Gigaom Research looks at how new technologies in today’s workplace are changing IT’s role
We are proud to present this latest report from Gigaom Research on The Modern Workforce. This report is the second in a series of three that analyzes two global surveys of both young workers (ages 18-34) and the IT professionals and decision-makers who support them. (See the first in the series here.)
Gigaom Research’s objective is to help tech decision-makers better understand their evolving workforces, so that those decision-makers can do what all great IT pros strive to do: align people, technologies and business objectives.
This report, sponsored by Adobe Document Services and authored by Stowe Boyd, Gigaom’s lead analyst on the future of work, helps IT executives and buyers understand:
-what the modern workforce thinks it needs to succeed in a rapidly changing world of mobile-first communications and new work-collaboration technologies;
-how IT is supporting those needs and overall corporate objectives;
-and if there are gaps between worker expectations and IT requirements and how technology buyers can address them.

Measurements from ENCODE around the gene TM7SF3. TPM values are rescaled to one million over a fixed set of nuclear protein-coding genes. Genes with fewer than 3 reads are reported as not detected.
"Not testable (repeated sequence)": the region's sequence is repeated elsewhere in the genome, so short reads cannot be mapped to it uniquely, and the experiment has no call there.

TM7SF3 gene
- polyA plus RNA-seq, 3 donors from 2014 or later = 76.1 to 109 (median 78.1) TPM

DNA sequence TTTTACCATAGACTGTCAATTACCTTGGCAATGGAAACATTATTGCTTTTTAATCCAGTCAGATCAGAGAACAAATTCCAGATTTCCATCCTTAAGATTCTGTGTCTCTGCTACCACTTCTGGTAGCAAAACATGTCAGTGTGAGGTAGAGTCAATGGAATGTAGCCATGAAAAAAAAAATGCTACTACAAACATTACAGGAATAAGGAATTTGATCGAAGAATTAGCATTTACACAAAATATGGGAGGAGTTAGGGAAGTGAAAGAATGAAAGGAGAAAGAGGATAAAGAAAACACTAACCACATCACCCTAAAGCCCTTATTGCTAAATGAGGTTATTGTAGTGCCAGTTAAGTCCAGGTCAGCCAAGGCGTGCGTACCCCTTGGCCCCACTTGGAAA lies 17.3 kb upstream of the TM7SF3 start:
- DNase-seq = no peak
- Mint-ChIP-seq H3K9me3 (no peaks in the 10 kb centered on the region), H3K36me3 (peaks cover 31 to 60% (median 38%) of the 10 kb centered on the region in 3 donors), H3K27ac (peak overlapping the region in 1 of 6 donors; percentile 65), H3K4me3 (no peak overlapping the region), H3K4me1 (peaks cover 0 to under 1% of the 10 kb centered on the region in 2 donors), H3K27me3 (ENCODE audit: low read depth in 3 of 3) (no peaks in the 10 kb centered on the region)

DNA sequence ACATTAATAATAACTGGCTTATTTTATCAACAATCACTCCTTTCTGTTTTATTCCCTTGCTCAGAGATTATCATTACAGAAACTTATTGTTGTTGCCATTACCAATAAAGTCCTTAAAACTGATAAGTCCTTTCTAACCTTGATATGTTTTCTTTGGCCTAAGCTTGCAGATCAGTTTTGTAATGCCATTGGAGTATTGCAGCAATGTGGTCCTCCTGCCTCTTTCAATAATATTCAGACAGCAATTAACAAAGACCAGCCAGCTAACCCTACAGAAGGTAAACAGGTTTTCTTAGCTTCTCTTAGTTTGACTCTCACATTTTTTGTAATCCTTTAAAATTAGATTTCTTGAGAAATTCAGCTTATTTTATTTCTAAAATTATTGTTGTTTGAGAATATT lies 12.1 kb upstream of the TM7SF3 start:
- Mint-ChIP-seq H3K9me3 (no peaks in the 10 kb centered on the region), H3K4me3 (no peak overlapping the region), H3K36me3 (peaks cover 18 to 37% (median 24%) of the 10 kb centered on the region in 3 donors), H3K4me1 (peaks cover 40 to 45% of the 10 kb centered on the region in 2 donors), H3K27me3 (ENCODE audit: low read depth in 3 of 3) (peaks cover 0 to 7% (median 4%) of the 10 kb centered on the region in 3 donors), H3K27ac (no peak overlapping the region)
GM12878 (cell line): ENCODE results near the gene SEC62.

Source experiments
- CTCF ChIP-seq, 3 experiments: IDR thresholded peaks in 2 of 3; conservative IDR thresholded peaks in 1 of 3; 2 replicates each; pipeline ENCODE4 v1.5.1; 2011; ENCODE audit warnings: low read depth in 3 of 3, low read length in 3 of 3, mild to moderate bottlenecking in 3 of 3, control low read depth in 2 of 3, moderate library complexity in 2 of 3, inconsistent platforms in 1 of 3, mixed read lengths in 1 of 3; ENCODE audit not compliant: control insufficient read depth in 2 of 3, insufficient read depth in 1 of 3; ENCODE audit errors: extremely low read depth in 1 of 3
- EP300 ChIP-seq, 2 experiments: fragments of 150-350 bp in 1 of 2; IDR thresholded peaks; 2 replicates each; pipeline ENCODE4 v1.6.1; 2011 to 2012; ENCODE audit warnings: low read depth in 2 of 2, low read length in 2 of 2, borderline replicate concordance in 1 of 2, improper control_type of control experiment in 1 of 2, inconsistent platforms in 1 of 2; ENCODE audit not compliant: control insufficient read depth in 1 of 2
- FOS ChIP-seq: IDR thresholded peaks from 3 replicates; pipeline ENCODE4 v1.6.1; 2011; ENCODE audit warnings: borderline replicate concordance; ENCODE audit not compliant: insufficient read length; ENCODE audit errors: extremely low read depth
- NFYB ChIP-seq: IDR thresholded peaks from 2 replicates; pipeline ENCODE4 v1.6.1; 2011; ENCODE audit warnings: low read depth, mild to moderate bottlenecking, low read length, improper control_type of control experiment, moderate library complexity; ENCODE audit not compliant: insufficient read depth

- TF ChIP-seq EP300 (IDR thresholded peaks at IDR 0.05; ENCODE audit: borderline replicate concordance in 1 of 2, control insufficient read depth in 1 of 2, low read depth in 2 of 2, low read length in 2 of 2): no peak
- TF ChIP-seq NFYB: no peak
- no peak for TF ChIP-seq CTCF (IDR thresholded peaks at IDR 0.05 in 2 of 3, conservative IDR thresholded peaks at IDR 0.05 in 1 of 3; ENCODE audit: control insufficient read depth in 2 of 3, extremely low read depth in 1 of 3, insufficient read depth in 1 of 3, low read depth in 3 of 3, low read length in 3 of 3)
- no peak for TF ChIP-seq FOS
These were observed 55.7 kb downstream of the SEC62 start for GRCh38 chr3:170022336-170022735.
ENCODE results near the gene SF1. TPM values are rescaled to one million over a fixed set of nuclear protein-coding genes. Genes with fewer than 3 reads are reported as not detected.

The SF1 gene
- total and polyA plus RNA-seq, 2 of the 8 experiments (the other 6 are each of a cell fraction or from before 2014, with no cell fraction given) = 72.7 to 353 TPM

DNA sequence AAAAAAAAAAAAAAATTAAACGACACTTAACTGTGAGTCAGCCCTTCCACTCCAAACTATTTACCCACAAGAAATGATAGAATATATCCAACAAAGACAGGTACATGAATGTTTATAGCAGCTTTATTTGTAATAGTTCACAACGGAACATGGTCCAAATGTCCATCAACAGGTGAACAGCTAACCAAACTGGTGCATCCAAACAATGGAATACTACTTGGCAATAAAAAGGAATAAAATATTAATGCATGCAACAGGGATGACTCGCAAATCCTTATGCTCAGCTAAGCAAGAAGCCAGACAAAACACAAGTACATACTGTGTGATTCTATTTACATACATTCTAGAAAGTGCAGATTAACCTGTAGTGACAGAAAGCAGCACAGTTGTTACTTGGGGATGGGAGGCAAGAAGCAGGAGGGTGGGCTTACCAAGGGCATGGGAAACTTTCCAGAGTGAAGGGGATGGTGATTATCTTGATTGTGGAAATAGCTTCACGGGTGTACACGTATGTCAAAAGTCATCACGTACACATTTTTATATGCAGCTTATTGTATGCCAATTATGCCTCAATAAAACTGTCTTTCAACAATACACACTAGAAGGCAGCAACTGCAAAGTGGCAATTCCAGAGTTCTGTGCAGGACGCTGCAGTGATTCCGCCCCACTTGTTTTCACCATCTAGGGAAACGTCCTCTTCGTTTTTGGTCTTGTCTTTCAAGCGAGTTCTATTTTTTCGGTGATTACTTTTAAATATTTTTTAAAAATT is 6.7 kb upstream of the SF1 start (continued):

So what do we find most interesting in this report? According to Gigaom:
-Increased business agility comes from technologies that influence work tempo and the best tools are those that have a design which doesn’t distract us from the work itself.
-Businesses gain advantage by speeding up new tool adoption so the workforce has a range of work tools that match different types of activities.
-Usage of tools like file sync-and-share and cloud enterprise apps is up more than 30% compared to only a few years ago.
-The role of IT is shifting toward creating a technology landscape in which productivity and innovation flourish.
Boyd also writes, “If anything, IT professionals risk falling into the trap of Amara’s Law: “We tend to overestimate the effect of a technology in the short run and underestimate the effect in the long run.” (Made us wonder if the long-term effect of Adobe Acrobat was underestimated when it debuted 20 years ago.)
So according to the 18 – 34 year old workers surveyed, what will be used less in the next year or two? Snail mail or face-to-face meetings? Both will decline, according to Boyd – but face-to-face meetings will decline faster than stamps and envelopes.
To read the complete versions of either the first or second research report on The Modern Workforce, please click here to download .
Stay tuned for part 3 coming soon!